by the numbers
readers may be interested to know that the article and letters
about office chaos ("Kings of Chaos," June/01, and "Letters,"
August/01) reflect at least partially the "perception" (to use
the favorite fatuous word of the radical post-realists of the
late 1960s) that the University is suffering an ever-worsening
"office space crisis." My office, SS 204, for example, looked
like a classical sweatshop in the dozen years 1985-97 when typically
five students at any time were coding the 108,000 computer records
that served as the basis of my Economy and Material Culture
of Russia 1600-1725 (Chicago, 1999). SS 204 also has served
as the editorial office of the quarterly journal Russian History
for 15 years. (Some journals on campus have an office just for
that.) In my case, the coup de grace occurred a year ago, when
for the first time in three decades the University became a National
Resource Center for East European, Eurasian/Russian Studies (CEERES).
The four other Chicago NRCs (East Asia, South Asia, Middle East,
and Latin America) have two rooms or even a suite, but CEERES
has a desk in 204 that was already here. Then there are the usual
piles for the half-dozen articles, lectures, and books in progress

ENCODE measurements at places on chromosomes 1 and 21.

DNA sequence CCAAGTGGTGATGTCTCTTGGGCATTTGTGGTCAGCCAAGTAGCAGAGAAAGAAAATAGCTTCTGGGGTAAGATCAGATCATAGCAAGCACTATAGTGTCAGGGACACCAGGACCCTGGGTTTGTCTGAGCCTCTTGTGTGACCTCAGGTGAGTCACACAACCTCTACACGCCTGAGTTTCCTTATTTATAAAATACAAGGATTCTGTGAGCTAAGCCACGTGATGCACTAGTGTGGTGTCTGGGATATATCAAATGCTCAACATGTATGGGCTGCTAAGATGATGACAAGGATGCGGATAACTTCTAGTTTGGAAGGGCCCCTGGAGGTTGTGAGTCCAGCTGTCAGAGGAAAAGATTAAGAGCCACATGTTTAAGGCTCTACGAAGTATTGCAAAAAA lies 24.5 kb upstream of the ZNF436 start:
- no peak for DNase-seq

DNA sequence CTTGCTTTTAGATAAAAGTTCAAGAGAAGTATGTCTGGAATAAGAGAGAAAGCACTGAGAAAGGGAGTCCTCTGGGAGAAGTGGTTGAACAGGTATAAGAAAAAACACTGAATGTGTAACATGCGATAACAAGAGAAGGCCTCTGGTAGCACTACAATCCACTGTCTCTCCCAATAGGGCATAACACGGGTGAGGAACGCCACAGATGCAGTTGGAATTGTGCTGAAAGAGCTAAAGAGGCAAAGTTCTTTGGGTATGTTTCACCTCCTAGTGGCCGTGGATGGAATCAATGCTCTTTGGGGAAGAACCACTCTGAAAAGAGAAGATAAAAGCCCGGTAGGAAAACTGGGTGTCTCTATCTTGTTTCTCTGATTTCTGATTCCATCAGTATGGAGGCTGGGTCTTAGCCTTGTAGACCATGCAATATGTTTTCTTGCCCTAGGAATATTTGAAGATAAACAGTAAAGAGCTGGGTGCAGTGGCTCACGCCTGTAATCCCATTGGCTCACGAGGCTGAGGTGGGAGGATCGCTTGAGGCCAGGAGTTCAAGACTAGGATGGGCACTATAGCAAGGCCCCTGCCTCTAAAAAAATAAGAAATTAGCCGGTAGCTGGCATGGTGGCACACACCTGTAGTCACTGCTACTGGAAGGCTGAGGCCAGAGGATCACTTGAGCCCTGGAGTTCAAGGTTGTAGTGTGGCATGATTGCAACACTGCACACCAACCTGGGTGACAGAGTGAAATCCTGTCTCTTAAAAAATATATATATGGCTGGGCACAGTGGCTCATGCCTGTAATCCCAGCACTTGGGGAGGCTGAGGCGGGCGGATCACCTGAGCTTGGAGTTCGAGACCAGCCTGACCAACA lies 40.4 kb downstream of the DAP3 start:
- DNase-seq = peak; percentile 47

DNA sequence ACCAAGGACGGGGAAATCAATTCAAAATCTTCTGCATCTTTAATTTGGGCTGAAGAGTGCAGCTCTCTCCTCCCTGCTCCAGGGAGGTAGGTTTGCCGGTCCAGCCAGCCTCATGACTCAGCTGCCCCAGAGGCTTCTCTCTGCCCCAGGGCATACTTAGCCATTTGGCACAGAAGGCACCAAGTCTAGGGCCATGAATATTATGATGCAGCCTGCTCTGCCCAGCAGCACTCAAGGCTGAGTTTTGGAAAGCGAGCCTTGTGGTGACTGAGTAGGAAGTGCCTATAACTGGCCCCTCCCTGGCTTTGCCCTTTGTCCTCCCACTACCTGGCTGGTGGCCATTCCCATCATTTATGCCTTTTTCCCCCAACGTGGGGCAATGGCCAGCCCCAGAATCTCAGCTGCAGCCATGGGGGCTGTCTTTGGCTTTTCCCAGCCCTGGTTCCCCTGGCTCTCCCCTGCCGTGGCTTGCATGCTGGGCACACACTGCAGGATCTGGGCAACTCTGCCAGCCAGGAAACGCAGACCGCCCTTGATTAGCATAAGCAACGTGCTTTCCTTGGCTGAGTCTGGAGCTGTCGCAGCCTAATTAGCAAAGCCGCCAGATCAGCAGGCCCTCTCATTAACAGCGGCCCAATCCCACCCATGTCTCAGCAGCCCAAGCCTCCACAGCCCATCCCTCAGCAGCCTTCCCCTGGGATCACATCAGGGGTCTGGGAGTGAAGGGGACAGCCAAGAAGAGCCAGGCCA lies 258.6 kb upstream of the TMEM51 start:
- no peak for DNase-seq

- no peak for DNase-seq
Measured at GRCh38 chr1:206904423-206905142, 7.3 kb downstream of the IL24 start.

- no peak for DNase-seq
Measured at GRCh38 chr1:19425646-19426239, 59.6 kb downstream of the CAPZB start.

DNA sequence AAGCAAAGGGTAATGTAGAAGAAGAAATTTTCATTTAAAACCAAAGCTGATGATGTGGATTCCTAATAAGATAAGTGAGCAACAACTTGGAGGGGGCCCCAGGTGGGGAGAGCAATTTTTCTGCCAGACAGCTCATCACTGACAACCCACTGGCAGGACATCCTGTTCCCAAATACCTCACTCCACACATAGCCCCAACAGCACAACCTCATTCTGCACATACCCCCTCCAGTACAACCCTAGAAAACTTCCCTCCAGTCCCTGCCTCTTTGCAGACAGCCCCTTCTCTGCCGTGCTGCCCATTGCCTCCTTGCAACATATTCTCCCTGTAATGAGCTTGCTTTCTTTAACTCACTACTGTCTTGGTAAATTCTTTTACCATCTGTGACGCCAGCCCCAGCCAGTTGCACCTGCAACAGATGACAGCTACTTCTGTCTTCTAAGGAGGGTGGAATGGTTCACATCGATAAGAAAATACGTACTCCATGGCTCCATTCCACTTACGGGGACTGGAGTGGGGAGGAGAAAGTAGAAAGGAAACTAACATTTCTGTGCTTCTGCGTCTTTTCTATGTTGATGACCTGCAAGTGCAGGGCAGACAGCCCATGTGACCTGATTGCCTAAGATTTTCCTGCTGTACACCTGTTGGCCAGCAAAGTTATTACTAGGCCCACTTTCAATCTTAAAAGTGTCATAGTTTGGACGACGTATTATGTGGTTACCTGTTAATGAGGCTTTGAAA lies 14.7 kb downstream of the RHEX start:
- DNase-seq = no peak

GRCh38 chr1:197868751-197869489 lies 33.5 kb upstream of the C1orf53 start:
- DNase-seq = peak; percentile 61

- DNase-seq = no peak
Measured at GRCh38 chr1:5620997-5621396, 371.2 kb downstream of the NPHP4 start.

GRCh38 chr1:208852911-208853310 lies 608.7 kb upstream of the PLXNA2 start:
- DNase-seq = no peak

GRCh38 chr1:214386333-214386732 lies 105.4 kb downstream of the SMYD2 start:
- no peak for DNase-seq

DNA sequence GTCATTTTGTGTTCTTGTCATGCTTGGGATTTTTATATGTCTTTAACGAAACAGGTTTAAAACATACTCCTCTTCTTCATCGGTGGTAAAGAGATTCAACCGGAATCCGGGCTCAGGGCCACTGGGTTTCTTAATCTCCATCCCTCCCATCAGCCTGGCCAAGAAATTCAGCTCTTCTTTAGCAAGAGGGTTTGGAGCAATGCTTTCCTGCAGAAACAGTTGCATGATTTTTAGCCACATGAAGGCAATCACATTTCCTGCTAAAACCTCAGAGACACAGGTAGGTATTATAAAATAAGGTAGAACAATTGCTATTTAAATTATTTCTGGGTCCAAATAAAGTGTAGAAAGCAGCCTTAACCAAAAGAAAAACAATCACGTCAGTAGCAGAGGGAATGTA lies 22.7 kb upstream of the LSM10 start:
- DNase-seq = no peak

at any one time.
am not alone in this "perception." For many years humanities emeriti
professors have been asked to vacate their offices upon retirement.
Recently one of my colleagues was asked to vacate a closet (where
he was storing his archive) so that it could be given as an office
to a new professor. Slavic faculty members are being asked to
share offices. This is no doubt something about which more will
be written in the years to come.
Hellie, AB'58, AM'60, PhD'65
Hellie is the Thomas E. Donnelley professor in history and
the College. He also chairs the College's Russian Civilization
program, is director of the Center for East European, Eurasian/Russian
Studies (CEERES), and is editor of Russian History.-Ed.
enjoyed "Kings of Chaos" and have a question. There is some information
in the piece on economist Robert Fogel that ties into a subject
I am dealing with in a children's book on the economy. I am trying
to decipher the meaning of the quote in the second paragraph from
the bottom: "In 1800 it took five people working on the farm to
provide food for one person off the farm-80 percent of the labor
force was in agriculture. Today only 2 percent of the labor force
feeds 100 people off the farm-half of our agriculture output gets
comparative figures don't make sense to me; they are not consistently
stated. If in 1800 it took 5 people on a farm to provide food
for one off the farm, how many does it take to feed 100 off the
farm today? According to the article, Professor Fogel says that
2 percent of the labor force, but there's no way to compare that
to the 5 to 1 ratio of 1800. Is it now 5 to 100? I would appreciate
it if you could get a clarification from him.
Norman L. Macht, PhB'47
The correct ratios, responds Professor Fogel, are actually
"4 to 1 in 1800, 1 in 200 today."-Ed.